BPS Jumpin Frisco, a gelding owned by Bill Price and trained by Eddie Willis, sped to a time of 21.321 seconds over 440 yards in the first trial, and the time held up as a monsoon storm moved in during the third trial and turned the track into a muddy mess.
In fact, Linda Tee Fire, who ran second to BPS Jumpin Frisco with a time of 21.321, had the second fastest time on the entire day.
The sloppy conditions probably kept Ochoa from turning in a time faster than 21.431 seconds, but didn’t keep him from getting into the $2.3 million final during Labor Day weekend.
Running in the eighth trial, with the track a virtual swamp, Ochoa was sixth-fastest on the day. He opened up a lead with 200 yards left and won going away.
With the qualifying time, Ochoa keeps alive his chances to become the all-time highest earning quarter horse in history. With a win in the All American Derby, Ochoa would earn more than $900,000 and surpass Stolis Winner by about $300,000.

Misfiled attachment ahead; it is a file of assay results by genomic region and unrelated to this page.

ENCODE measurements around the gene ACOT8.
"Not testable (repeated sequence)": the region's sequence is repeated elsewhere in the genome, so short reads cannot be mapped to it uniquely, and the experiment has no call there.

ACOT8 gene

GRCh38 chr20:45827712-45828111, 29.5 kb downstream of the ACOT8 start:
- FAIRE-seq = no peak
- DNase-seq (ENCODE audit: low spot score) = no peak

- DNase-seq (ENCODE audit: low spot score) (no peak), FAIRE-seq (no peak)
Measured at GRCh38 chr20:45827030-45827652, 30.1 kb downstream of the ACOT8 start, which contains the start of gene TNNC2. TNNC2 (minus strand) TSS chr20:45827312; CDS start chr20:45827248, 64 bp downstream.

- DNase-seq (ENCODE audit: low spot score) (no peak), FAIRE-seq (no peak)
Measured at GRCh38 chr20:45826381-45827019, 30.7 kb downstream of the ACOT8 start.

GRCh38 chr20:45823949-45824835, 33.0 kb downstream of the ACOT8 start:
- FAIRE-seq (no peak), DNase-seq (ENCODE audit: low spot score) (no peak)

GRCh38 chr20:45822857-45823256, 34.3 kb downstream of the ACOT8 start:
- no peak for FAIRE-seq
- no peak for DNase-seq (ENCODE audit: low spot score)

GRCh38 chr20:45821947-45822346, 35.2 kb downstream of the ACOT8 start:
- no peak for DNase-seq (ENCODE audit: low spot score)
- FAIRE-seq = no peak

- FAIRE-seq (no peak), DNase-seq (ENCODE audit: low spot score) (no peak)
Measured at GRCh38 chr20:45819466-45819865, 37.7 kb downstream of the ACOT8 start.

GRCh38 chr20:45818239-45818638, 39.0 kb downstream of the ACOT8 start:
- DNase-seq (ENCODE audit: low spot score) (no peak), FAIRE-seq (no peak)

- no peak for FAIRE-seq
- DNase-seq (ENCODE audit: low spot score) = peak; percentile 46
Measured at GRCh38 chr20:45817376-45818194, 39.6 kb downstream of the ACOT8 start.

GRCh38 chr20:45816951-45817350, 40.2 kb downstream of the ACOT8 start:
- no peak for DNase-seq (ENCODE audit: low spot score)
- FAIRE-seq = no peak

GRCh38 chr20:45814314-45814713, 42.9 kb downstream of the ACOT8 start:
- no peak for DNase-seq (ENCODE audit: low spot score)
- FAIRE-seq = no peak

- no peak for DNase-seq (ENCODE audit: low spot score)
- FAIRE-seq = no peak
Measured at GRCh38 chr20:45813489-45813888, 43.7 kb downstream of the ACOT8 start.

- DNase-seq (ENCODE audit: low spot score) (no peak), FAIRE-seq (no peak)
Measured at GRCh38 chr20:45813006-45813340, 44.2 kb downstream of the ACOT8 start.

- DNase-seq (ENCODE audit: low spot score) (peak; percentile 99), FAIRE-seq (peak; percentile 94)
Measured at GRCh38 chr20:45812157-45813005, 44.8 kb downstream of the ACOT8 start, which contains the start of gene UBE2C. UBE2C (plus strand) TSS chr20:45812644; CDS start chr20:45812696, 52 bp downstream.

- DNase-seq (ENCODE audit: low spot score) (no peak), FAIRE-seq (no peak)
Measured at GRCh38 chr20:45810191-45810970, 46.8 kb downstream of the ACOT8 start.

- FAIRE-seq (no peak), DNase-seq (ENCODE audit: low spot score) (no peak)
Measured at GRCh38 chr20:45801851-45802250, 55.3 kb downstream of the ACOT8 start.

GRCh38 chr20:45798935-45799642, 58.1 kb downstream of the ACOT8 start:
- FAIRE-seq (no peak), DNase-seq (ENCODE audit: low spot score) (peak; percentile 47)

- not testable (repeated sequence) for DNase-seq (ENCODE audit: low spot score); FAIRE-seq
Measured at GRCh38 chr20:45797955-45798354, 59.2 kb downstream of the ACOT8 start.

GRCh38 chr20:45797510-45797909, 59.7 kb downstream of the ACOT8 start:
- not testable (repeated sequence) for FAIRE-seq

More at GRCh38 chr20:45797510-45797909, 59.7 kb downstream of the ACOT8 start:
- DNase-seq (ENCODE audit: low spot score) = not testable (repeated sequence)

Ochoa’s victory Friday was his third in a row since a difficult finish in the Ruidoso Derby, and he remains unbeaten at 440 yards, having won last year’s All American Futurity.
The five faster horses in the final all were on the track before the downpour came, including the duo Toss Up and Hez Our Secret, who finished in a dead heat to win the third trial with a time of 21.283.